I'm sure it has something to do with olive trees budding and blooming, because whenever I am in the vicinity of them, it's noticeably worse. I feel the effects of my allergies ten times more in the San Fernando Valley (where Grace Church is) than I do here in the Santa Clarita Valley (where I live and work).
Anyway, this year my very own personal allergy season has been especially bad already, and that is not a good sign. Last week's trip to Mt. Hermon did not help; on the contrary, it made my eyes dryer, my nose itchier, and my sinuses more congested than before. There was an olive tree in the backyard of the place we stayed.
Today Darlene had to attend a meeting after church (dealing with the nursery volunteer staffing system), so I had to stay in the San Fernando Valley a couple of hours extra after church, and I felt so miserable when I got home that I had no choice but to take two Benadryl. That means I'll be lethargic and unfocused for the next 3 days.
Have I ever mentioned that I don't do well with drugs? Especially allergy tablets (which make me want to sleep); sleep aids (which usually keep me from sleeping at all); and pain killers (which tend to irritate my stomach and esophagus). If I mixed all three, they would basically cancel each other's side-effects but leave me either hyperactive or totally unconscious. I prefer the allergy symptoms, and when that gets to be too much, I choose the lethargy I get from Benadryl.
Anyway, I've got a few little things I want to blog about, but no one thing significant enough to devote a whole Sunday afternoon post to. So quick, before the Benadryl kicks in and leaves me unable to do anything productive but watch reruns of "The Rockford Files," I'm going to try to make a list:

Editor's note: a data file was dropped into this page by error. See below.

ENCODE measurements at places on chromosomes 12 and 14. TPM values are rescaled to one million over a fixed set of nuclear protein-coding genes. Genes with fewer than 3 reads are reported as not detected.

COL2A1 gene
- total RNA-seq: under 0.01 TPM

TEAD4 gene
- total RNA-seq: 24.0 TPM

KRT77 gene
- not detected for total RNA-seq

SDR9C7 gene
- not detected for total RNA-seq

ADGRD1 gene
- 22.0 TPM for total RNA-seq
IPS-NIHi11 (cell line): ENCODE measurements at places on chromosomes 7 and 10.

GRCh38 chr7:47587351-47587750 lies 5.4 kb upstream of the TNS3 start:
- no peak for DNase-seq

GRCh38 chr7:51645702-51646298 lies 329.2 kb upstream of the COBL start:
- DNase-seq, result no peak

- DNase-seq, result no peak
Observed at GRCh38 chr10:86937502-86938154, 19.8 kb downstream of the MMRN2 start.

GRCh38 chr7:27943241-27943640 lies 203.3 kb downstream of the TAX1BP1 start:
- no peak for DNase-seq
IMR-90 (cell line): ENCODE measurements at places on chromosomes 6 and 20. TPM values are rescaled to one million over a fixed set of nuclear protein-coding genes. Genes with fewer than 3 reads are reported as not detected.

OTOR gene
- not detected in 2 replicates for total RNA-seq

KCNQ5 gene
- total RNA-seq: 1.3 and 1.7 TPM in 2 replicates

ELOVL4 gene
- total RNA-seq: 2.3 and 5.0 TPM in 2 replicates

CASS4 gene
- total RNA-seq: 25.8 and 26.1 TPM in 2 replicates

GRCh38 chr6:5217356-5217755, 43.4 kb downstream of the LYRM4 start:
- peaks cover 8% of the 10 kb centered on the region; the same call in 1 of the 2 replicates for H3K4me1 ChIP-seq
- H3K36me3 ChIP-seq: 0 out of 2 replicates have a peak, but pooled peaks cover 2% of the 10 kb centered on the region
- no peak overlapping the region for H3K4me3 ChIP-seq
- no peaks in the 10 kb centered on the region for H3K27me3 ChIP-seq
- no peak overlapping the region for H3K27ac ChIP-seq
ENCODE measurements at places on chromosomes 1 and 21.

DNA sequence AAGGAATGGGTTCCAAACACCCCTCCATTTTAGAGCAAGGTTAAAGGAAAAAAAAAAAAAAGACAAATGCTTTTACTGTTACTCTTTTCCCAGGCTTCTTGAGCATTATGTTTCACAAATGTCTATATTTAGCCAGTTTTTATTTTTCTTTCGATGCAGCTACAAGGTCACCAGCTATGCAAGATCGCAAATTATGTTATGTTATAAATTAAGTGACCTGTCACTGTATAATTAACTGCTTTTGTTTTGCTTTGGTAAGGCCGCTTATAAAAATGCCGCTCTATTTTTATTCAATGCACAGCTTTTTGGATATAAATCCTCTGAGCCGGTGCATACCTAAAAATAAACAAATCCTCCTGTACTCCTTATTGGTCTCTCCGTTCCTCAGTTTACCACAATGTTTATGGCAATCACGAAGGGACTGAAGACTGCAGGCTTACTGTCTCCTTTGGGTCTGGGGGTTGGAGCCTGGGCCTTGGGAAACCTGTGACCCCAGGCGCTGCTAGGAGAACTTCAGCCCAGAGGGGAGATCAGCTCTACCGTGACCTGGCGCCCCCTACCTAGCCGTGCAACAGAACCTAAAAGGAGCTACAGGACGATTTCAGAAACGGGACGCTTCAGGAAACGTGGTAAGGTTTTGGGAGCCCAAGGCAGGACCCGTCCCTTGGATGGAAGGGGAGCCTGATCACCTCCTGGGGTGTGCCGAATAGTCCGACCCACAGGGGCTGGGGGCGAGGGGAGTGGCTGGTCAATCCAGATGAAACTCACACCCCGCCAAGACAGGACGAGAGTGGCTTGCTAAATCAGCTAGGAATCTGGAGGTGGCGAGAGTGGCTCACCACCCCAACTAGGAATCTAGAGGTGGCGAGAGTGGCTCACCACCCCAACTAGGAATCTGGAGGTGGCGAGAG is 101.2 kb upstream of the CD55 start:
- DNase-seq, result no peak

- Despite all the militant language flying around the blogosphere suggesting you're about to witness a bloody cage match over the issue of cessationism, I personally don't expect anything rancorous.
In the first place, cessationism was not even an issue I planned to raise in my current series of posts on false prophecy. I'm still hoping to finish what I originally intended to say before seriously taking up the cudgels against the non-cessationists. In the second place, I recognize this issue is an extremely difficult one in the minds of many people (including some dear friends of mine). So I intend to be uncharacteristically patient.
While I'm at it, let me say that if all charismatics were of the Mahaney/Piper/Grudem variety, I probably wouldn't pick a fight over our differences on the charismata. That's not to say I approve of any kind of charismatic mysticism, but if no one ever went any further than, say, the typical guy from Sovereign Grace Ministries, I don't think I would spend much energy arguing against them.
I grew up in Tulsa, however, and the true roots of the charismatic movement are there, not in Geneva. Despite what they want you to think, "Reformed" charismatics are a fairly new kind of hybrid, and they do not represent the mainstream of either the Reformed or charismatic movements. I like their zeal. I appreciate (and share) their desire for passionate (rather than cold and dry) orthodoxy. There's a lot about them I esteem highly, and I am certainly not merely looking for another group of people to make angry.
But in the context of what is going on today, there are so many dangers associated with "new revelation" that it's not an issue I'm willing to ignore. And if cessationism is the main issue in the minds of people who are undecided about whether or not to listen to voices in their heads, I'm willing to argue the point. But not in an acrimonious way, and not until I've finished what I was going to say. So if you're looking for me to verbally bust some charismatic heads this week, you may be bitterly disappointed.
- If you just can't wait to get into the cessationism issue, at least three guys have already posted some pretty decent stuff. One is Daniel J. Phillips ("'Cessationism': ragged dress for a rich lady"); a second is Dave Ulrick, "The Inscrutable Observer" ("Two tiers of inspiration?"); and the third one is William Dicks ("Hearing God and Moving in the Prophetic: A critique").
- If you're looking for something like my old "Monday Menagerie" posts, Andrew Lindsey, newlywed, has something I think you will like.
- Here's a guy I seem to have a few things in common with.
- Here's I guy I seem to have almost nothing in common with.
- The Benadryl is having the expected effect. Look for Monday's regular Spurgeon post around midday Pacific time tomorrow.